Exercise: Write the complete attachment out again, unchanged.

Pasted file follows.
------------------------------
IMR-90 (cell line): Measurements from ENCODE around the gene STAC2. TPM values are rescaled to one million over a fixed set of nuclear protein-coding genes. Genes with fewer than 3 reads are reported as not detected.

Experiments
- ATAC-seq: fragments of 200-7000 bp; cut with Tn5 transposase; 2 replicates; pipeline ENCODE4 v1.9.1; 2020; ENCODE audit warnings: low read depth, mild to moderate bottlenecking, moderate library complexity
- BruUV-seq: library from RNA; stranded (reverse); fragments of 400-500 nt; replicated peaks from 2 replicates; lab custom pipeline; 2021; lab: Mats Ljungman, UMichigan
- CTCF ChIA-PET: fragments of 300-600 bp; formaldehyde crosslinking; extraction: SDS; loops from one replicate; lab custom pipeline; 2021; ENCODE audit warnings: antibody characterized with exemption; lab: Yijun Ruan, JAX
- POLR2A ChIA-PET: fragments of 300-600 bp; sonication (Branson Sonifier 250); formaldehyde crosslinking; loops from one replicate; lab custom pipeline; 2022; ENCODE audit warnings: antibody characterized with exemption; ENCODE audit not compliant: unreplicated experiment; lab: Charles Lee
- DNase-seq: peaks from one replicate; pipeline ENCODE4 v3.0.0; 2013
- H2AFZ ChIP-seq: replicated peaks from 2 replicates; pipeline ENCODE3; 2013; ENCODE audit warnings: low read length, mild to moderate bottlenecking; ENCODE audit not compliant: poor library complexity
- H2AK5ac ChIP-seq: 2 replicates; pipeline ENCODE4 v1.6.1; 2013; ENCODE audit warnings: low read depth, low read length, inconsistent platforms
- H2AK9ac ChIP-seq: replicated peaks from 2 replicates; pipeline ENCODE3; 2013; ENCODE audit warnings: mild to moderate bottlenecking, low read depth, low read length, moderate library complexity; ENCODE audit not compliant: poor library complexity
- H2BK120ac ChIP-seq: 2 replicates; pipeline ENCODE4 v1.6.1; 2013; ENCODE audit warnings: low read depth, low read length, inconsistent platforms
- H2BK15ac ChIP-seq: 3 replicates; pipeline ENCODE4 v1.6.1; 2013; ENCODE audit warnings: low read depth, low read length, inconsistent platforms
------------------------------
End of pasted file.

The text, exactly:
IMR-90 (cell line): Measurements from ENCODE around the gene STAC2. TPM values are rescaled to one million over a fixed set of nuclear protein-coding genes. Genes with fewer than 3 reads are reported as not detected.

Experiments
- ATAC-seq: fragments of 200-7000 bp; cut with Tn5 transposase; 2 replicates; pipeline ENCODE4 v1.9.1; 2020; ENCODE audit warnings: low read depth, mild to moderate bottlenecking, moderate library complexity
- BruUV-seq: library from RNA; stranded (reverse); fragments of 400-500 nt; replicated peaks from 2 replicates; lab custom pipeline; 2021; lab: Mats Ljungman, UMichigan
- CTCF ChIA-PET: fragments of 300-600 bp; formaldehyde crosslinking; extraction: SDS; loops from one replicate; lab custom pipeline; 2021; ENCODE audit warnings: antibody characterized with exemption; lab: Yijun Ruan, JAX
- POLR2A ChIA-PET: fragments of 300-600 bp; sonication (Branson Sonifier 250); formaldehyde crosslinking; loops from one replicate; lab custom pipeline; 2022; ENCODE audit warnings: antibody characterized with exemption; ENCODE audit not compliant: unreplicated experiment; lab: Charles Lee
- DNase-seq: peaks from one replicate; pipeline ENCODE4 v3.0.0; 2013
- H2AFZ ChIP-seq: replicated peaks from 2 replicates; pipeline ENCODE3; 2013; ENCODE audit warnings: low read length, mild to moderate bottlenecking; ENCODE audit not compliant: poor library complexity
- H2AK5ac ChIP-seq: 2 replicates; pipeline ENCODE4 v1.6.1; 2013; ENCODE audit warnings: low read depth, low read length, inconsistent platforms
- H2AK9ac ChIP-seq: replicated peaks from 2 replicates; pipeline ENCODE3; 2013; ENCODE audit warnings: mild to moderate bottlenecking, low read depth, low read length, moderate library complexity; ENCODE audit not compliant: poor library complexity
- H2BK120ac ChIP-seq: 2 replicates; pipeline ENCODE4 v1.6.1; 2013; ENCODE audit warnings: low read depth, low read length, inconsistent platforms
- H2BK15ac ChIP-seq: 3 replicates; pipeline ENCODE4 v1.6.1; 2013; ENCODE audit warnings: low read depth, low read length, inconsistent platforms